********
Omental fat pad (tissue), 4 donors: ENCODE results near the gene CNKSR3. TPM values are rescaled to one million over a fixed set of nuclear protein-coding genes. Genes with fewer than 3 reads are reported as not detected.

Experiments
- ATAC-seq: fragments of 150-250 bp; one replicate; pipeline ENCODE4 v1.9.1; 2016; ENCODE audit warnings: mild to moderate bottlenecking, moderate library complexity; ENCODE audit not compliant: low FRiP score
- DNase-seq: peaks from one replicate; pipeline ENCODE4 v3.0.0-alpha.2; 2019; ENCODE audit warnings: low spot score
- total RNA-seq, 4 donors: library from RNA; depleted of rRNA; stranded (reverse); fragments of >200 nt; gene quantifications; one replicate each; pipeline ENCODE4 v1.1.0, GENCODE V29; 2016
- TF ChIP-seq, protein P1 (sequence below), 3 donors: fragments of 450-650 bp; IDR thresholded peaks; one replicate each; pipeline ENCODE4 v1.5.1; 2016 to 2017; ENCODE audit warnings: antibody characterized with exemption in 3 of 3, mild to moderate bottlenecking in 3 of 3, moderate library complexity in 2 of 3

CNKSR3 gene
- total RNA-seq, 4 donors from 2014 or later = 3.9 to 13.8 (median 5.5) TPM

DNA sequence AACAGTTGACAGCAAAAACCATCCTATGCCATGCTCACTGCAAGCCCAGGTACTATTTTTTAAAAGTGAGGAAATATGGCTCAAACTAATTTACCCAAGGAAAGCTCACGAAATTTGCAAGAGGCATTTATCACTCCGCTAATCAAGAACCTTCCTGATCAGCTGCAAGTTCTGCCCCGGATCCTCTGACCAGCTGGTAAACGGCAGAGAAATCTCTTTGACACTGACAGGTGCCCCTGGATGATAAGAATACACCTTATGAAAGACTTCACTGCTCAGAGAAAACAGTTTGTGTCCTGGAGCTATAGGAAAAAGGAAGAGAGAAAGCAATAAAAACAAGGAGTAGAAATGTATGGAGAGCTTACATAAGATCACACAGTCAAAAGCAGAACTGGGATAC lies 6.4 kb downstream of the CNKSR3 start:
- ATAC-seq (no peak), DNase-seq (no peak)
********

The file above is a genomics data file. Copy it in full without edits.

Omental fat pad (tissue), 4 donors: ENCODE results near the gene CNKSR3. TPM values are rescaled to one million over a fixed set of nuclear protein-coding genes. Genes with fewer than 3 reads are reported as not detected.

Experiments
- ATAC-seq: fragments of 150-250 bp; one replicate; pipeline ENCODE4 v1.9.1; 2016; ENCODE audit warnings: mild to moderate bottlenecking, moderate library complexity; ENCODE audit not compliant: low FRiP score
- DNase-seq: peaks from one replicate; pipeline ENCODE4 v3.0.0-alpha.2; 2019; ENCODE audit warnings: low spot score
- total RNA-seq, 4 donors: library from RNA; depleted of rRNA; stranded (reverse); fragments of >200 nt; gene quantifications; one replicate each; pipeline ENCODE4 v1.1.0, GENCODE V29; 2016
- TF ChIP-seq, protein P1 (sequence below), 3 donors: fragments of 450-650 bp; IDR thresholded peaks; one replicate each; pipeline ENCODE4 v1.5.1; 2016 to 2017; ENCODE audit warnings: antibody characterized with exemption in 3 of 3, mild to moderate bottlenecking in 3 of 3, moderate library complexity in 2 of 3

CNKSR3 gene
- total RNA-seq, 4 donors from 2014 or later = 3.9 to 13.8 (median 5.5) TPM

DNA sequence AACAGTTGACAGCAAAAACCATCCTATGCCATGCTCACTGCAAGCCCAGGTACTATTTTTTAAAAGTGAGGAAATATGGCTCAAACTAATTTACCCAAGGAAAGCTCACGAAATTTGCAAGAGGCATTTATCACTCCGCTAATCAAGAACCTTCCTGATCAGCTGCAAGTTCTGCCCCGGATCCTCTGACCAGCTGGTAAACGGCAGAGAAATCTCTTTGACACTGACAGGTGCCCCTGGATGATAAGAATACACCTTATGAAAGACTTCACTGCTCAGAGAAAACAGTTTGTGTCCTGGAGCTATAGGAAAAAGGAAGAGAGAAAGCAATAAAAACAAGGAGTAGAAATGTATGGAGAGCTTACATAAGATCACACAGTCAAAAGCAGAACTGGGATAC lies 6.4 kb downstream of the CNKSR3 start:
- ATAC-seq (no peak), DNase-seq (no peak)